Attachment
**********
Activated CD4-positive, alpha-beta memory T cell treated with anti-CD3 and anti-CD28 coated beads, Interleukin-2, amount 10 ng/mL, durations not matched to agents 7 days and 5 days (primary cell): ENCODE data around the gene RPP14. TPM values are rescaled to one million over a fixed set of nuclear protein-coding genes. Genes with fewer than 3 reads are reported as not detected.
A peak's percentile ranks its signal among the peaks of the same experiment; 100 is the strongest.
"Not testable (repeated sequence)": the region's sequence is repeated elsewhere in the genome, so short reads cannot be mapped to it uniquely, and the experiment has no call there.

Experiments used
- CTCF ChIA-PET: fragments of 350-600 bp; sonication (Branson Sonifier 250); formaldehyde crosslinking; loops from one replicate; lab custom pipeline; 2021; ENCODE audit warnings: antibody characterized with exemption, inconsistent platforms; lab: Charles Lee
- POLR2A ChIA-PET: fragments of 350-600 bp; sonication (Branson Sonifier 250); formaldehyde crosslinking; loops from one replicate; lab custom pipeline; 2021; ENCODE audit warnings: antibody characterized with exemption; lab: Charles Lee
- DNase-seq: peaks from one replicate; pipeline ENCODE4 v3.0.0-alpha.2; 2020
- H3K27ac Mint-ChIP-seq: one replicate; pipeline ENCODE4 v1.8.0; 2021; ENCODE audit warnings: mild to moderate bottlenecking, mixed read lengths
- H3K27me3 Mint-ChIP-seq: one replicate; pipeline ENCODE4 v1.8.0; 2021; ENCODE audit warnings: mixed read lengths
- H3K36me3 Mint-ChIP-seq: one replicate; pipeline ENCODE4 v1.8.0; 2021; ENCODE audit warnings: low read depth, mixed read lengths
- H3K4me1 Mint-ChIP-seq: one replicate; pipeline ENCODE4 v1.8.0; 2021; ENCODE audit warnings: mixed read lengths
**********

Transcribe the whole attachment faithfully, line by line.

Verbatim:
Activated CD4-positive, alpha-beta memory T cell treated with anti-CD3 and anti-CD28 coated beads, Interleukin-2, amount 10 ng/mL, durations not matched to agents 7 days and 5 days (primary cell): ENCODE data around the gene RPP14. TPM values are rescaled to one million over a fixed set of nuclear protein-coding genes. Genes with fewer than 3 reads are reported as not detected.
A peak's percentile ranks its signal among the peaks of the same experiment; 100 is the strongest.
"Not testable (repeated sequence)": the region's sequence is repeated elsewhere in the genome, so short reads cannot be mapped to it uniquely, and the experiment has no call there.

Experiments used
- CTCF ChIA-PET: fragments of 350-600 bp; sonication (Branson Sonifier 250); formaldehyde crosslinking; loops from one replicate; lab custom pipeline; 2021; ENCODE audit warnings: antibody characterized with exemption, inconsistent platforms; lab: Charles Lee
- POLR2A ChIA-PET: fragments of 350-600 bp; sonication (Branson Sonifier 250); formaldehyde crosslinking; loops from one replicate; lab custom pipeline; 2021; ENCODE audit warnings: antibody characterized with exemption; lab: Charles Lee
- DNase-seq: peaks from one replicate; pipeline ENCODE4 v3.0.0-alpha.2; 2020
- H3K27ac Mint-ChIP-seq: one replicate; pipeline ENCODE4 v1.8.0; 2021; ENCODE audit warnings: mild to moderate bottlenecking, mixed read lengths
- H3K27me3 Mint-ChIP-seq: one replicate; pipeline ENCODE4 v1.8.0; 2021; ENCODE audit warnings: mixed read lengths
- H3K36me3 Mint-ChIP-seq: one replicate; pipeline ENCODE4 v1.8.0; 2021; ENCODE audit warnings: low read depth, mixed read lengths
- H3K4me1 Mint-ChIP-seq: one replicate; pipeline ENCODE4 v1.8.0; 2021; ENCODE audit warnings: mixed read lengths